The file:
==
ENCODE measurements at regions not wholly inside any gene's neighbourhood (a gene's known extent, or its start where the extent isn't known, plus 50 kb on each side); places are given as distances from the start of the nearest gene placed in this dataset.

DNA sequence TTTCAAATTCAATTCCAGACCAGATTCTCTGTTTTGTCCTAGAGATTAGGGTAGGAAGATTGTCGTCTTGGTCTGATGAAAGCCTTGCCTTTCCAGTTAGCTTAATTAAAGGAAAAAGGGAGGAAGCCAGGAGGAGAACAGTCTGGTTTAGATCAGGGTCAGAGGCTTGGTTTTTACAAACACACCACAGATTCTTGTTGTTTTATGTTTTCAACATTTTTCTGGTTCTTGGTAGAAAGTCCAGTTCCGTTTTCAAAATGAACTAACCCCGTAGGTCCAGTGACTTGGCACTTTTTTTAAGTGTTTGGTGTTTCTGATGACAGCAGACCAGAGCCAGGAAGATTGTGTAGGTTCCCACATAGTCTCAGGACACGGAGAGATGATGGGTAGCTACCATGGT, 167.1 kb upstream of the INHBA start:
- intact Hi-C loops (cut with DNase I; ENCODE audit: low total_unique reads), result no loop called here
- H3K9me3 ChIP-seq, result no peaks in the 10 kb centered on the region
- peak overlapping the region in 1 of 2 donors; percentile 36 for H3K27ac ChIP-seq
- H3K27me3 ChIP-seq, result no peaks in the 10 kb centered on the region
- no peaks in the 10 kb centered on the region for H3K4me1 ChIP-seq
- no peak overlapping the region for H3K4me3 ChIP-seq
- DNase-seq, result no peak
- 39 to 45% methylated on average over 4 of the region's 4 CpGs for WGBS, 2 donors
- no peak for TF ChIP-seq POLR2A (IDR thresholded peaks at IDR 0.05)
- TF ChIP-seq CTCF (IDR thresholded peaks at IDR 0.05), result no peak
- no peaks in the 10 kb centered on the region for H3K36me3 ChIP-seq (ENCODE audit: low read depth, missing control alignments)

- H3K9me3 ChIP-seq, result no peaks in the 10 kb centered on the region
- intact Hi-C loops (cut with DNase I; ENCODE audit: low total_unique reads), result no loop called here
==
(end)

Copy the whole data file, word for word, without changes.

ENCODE measurements at regions not wholly inside any gene's neighbourhood (a gene's known extent, or its start where the extent isn't known, plus 50 kb on each side); places are given as distances from the start of the nearest gene placed in this dataset.

DNA sequence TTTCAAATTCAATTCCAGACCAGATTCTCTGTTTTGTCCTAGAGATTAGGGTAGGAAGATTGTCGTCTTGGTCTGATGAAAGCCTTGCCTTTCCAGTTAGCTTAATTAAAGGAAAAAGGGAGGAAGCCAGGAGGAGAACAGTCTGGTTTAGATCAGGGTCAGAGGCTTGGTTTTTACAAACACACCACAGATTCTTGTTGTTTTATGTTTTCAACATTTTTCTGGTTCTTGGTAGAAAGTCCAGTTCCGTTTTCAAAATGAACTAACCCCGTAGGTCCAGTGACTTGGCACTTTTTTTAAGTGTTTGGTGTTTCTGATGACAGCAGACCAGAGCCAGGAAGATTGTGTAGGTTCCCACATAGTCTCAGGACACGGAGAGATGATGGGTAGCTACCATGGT, 167.1 kb upstream of the INHBA start:
- intact Hi-C loops (cut with DNase I; ENCODE audit: low total_unique reads), result no loop called here
- H3K9me3 ChIP-seq, result no peaks in the 10 kb centered on the region
- peak overlapping the region in 1 of 2 donors; percentile 36 for H3K27ac ChIP-seq
- H3K27me3 ChIP-seq, result no peaks in the 10 kb centered on the region
- no peaks in the 10 kb centered on the region for H3K4me1 ChIP-seq
- no peak overlapping the region for H3K4me3 ChIP-seq
- DNase-seq, result no peak
- 39 to 45% methylated on average over 4 of the region's 4 CpGs for WGBS, 2 donors
- no peak for TF ChIP-seq POLR2A (IDR thresholded peaks at IDR 0.05)
- TF ChIP-seq CTCF (IDR thresholded peaks at IDR 0.05), result no peak
- no peaks in the 10 kb centered on the region for H3K36me3 ChIP-seq (ENCODE audit: low read depth, missing control alignments)

- H3K9me3 ChIP-seq, result no peaks in the 10 kb centered on the region
- intact Hi-C loops (cut with DNase I; ENCODE audit: low total_unique reads), result no loop called here